Chile to introduce controversial 'virus-free' ID

Chile to introduce controversial 'virus-free' ID
A worker wearing protective gear waves to a woman while using disinfectant to clean outside of a house in Santiago, ChileImage copyright Reuters

Chile is to go ahead with controversial plans to issue certificates to people who have recovered from Covid-19.

The World Health Organization (WHO) has said there is "no evidence" that people who contract coronavirus are immune from being infected again, and warned that "immunity" documents could even help the virus spread.

But a Chilean government official said people who had already been infected were "less likely to become ill again".

Almost 200 people have died in Chile.

The country also has more than 13,000 confirmed cases of coronavirus, according to data from Johns Hopkins University.

"There is currently no evidence that people who have recovered from Covid-19 and have antibodies are protected from a second infection," the WHO said in a briefing note on Friday.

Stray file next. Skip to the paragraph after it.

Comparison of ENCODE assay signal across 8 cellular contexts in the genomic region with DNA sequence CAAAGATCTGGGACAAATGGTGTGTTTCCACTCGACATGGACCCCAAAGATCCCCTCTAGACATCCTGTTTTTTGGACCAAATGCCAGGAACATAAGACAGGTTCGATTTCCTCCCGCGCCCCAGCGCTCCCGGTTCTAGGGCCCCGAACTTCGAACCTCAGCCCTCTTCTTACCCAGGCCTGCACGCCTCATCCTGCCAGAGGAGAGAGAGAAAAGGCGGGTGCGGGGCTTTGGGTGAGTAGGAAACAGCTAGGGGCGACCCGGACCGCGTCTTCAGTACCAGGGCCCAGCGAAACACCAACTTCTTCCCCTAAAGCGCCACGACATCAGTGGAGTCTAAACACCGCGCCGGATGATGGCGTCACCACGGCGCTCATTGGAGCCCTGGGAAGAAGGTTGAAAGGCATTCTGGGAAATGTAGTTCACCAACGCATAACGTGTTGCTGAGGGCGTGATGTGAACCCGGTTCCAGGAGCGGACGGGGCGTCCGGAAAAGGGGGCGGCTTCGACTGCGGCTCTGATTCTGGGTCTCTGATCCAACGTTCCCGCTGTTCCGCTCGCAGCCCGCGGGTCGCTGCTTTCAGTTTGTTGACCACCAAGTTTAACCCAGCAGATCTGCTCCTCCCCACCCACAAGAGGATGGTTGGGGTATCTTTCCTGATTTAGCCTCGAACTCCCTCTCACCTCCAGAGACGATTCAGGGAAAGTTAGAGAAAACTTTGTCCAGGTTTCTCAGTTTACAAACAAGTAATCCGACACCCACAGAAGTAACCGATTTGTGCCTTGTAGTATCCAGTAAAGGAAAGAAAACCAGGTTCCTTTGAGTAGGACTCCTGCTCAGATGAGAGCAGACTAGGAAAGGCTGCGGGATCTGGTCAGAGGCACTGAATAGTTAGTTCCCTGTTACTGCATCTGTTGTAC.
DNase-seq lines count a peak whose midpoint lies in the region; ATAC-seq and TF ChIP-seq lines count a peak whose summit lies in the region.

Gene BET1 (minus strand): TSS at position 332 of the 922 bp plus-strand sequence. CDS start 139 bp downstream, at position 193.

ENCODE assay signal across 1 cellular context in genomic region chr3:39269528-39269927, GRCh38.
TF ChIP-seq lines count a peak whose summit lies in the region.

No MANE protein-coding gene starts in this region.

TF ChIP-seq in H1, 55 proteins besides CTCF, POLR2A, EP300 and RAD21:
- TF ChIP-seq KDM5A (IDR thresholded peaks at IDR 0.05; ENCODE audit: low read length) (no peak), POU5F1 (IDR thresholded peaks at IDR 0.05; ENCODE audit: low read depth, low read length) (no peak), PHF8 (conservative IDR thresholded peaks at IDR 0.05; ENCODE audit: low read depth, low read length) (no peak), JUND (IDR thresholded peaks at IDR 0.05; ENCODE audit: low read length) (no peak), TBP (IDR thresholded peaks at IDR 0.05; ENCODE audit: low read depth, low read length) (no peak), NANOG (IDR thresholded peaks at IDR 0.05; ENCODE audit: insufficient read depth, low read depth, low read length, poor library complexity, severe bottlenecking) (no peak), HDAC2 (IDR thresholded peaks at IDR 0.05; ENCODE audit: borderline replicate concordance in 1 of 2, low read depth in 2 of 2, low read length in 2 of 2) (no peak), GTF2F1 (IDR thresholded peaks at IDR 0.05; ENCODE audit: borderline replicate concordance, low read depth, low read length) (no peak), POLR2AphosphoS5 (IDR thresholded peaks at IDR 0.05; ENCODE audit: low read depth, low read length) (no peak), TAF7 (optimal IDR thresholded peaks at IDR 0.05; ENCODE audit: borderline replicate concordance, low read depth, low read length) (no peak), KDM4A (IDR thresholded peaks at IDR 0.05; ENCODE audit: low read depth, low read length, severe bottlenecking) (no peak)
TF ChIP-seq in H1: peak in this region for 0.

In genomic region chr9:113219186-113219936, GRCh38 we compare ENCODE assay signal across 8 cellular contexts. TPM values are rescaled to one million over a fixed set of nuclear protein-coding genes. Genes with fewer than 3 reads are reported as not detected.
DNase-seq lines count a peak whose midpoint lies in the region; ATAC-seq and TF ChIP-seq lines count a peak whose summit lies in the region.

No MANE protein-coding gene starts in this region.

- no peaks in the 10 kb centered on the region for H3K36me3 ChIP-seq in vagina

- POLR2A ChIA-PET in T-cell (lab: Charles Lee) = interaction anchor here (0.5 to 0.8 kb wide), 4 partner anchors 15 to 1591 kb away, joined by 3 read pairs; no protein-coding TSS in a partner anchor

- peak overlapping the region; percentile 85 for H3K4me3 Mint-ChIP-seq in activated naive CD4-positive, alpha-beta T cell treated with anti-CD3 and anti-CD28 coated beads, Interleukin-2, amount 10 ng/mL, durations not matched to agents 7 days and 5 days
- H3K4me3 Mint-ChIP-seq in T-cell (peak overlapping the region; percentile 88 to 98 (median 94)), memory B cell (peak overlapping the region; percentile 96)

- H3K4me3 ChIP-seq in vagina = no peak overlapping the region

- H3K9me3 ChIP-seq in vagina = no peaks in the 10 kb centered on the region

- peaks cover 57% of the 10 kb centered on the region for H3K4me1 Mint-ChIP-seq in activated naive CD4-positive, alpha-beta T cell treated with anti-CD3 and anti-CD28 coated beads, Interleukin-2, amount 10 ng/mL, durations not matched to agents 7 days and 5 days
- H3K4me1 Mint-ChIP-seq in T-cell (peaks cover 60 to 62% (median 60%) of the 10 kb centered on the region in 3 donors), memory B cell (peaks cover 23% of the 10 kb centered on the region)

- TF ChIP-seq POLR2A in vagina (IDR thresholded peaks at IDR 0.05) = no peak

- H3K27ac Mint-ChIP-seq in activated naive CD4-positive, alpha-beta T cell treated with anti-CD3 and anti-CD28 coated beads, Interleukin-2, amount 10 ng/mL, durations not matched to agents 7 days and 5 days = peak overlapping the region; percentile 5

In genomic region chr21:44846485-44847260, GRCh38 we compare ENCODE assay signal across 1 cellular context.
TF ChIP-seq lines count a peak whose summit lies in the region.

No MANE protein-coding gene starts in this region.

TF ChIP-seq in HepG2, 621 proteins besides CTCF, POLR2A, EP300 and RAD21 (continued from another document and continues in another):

The body argued that so-called "immunity certificates" could even be harmful, because they could lead people to ignore public health advice and therefore increase the risk of transmitting the disease.

However, Paula Daza, under-secretary at Chile's Ministry of Health, told reporters on Sunday: "One of the things that we know is that a person who has had the illness has a lower probability of becoming ill again."

She added that the certificates would not confirm that people had immunity to Covid-19, but rather state that they had recovered from the disease and had completed a period of isolation.

At least 200,000 people have died with the coronavirus across the world, and many governments are now trying to find ways to ease their lockdown restrictions.

Source :
www.bbc.co.uk